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RAA Receives Bank of America Grant to Create Standardized Recycling Labels

The $250,000 grant will support Recycle Across America’s standardized label solution for community recycling bins.

Recycle Across America (RAA) announced a $250,000 grant from Bank of America to create proper recycling in local communities and schools with the use of the society-wide standardized labels for recycling bins.

To date, Bank of America’s support has helped more than 1 million K-12 students recycle right and has helped school districts save more than $5 million in trash hauling fees. Since 2015, the bank has provided $400,000 in grant funding to RAA, supporting its efforts to standardize recycling labels.

“Bank of America’s grant program is helping us quickly scale this critical solution to a national level at a time when U.S. recycling most needs it,” said Mitch Hedlund, executive director of RAA, in a statement. “Much like standardized road signs allow the public to drive properly anywhere in the U.S., the society-wide standardized labels are helping people recycle properly and are proven to increase recycling levels 50 to 400 percent. We’re incredibly grateful to Bank of America for its leadership with this environmental, societal and economic solution, which is helping students recycle right and school districts save millions of dollars.”

Previously through its grant support, thousands of standardized labels were donated to the Orange County School district in Orlando, Fla., which is the ninth largest school district in the U.S., with more than 210,000 students. In the first year, its recycling levels increased 90 percent due to the standardized labels.

“With more than 157 languages and dialects spoken, the Recycle Across America labels have made ‘recycling right’ universally understood for our students and staff,” said Jennifer Fowler, director of environmental compliance at Orange County Public Schools, in a statement. “Since July 2016, Orange County Public Schools has increased recycling by over 5,000 tons. In addition, the recycling program saved the school district over $1 million in expenditures during the 2017-18 school year alone.”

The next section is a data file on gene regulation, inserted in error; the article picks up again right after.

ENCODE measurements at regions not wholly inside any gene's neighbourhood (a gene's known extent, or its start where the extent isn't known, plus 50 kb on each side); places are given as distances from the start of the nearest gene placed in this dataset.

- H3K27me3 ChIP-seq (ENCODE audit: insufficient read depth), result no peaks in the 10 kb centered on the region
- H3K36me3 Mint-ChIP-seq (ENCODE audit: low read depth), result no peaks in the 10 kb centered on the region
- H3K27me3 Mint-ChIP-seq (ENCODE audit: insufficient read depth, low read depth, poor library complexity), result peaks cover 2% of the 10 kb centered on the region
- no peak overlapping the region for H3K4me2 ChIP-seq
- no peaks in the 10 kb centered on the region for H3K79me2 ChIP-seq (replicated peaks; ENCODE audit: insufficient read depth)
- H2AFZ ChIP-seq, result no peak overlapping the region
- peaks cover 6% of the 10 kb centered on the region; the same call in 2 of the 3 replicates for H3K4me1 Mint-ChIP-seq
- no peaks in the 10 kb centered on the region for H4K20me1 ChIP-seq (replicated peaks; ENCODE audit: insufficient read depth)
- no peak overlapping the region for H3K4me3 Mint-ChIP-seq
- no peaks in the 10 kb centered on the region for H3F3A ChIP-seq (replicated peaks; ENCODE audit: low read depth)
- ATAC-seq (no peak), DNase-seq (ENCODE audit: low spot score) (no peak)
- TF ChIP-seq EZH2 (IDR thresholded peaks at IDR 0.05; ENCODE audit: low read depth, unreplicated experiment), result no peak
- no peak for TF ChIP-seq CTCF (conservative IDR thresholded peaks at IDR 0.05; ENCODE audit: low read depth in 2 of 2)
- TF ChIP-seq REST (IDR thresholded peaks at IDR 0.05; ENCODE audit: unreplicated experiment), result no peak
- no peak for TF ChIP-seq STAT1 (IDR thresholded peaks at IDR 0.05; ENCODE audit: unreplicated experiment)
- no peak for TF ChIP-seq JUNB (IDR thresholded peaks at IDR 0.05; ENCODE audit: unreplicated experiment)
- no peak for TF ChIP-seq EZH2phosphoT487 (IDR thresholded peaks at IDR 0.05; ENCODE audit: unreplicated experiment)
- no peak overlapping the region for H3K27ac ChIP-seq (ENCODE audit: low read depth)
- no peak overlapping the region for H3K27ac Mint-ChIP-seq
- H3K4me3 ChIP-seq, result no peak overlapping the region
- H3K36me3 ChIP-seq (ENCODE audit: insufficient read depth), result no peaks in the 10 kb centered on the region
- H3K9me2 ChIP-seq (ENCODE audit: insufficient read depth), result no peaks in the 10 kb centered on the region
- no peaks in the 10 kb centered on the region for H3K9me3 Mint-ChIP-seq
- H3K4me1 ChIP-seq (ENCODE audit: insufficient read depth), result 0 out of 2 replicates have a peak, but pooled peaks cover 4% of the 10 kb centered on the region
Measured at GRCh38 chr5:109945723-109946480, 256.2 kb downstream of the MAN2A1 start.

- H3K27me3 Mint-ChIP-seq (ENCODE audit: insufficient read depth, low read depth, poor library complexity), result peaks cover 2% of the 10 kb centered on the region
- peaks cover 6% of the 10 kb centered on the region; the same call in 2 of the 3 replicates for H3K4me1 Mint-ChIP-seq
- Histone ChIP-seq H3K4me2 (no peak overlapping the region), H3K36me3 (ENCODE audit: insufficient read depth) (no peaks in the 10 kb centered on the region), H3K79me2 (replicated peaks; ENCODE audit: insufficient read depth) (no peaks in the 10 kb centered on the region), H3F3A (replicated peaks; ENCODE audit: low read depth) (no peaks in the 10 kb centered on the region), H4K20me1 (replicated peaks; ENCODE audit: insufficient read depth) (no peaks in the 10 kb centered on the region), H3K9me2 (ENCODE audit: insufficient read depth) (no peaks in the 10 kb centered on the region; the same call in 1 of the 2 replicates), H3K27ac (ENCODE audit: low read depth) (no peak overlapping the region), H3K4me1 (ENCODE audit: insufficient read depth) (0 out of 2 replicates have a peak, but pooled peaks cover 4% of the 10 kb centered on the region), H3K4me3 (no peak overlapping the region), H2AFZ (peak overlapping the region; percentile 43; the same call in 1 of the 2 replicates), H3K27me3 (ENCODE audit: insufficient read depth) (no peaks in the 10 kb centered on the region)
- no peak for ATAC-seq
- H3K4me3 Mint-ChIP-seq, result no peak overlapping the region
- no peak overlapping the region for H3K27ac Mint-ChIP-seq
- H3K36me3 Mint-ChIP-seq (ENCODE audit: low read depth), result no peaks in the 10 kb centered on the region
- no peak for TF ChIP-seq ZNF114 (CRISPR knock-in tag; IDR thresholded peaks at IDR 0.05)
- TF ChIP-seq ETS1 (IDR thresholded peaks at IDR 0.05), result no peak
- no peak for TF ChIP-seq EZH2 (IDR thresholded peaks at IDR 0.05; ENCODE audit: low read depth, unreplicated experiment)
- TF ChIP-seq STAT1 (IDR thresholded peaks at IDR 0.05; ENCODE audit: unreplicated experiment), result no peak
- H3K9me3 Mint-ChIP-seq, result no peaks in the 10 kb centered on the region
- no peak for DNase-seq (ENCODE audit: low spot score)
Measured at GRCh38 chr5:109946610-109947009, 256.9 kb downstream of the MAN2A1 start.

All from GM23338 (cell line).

In addition, Ellen DeGeneres and 9-year-old recycling hero Ryan Hickman have stepped in to help people encourage municipal and corporate leaders to begin displaying the society-wide standardized labels on recycling bins throughout their cities and businesses.  

This new grant from Bank of America enables RAA to provide standardized labels to 1,000 schools, which will help hundreds of thousands of students recycle properly. Placing recyclables in the proper bins helps improve the efficacy and viability of recycling by reducing the contamination, making the processing of the recyclables more cost effective and making the recyclables more desirable for manufacturers to reuse. RAA is working to implement society-wide standardized labels on recycling bins throughout the country to make it easier for people everywhere to recycle more and recycle right.

“In addition to supporting the distribution of the standardized labels for recycling bins in school districts around the country, Bank of America is displaying the labels on recycling bins in many of our office locations,” said Rich Brown, environmental program director at Bank of America, in a statement. “This is all part of our ongoing efforts to help accelerate the transition to a low-carbon economy.”

The most recent grant to RAA is part of Bank of America’s broader commitment to improving the environment and accelerating the transition to a sustainable, low-carbon economy. It has also committed to carbon neutrality and purchasing 100 percent renewable electricity by 2020.

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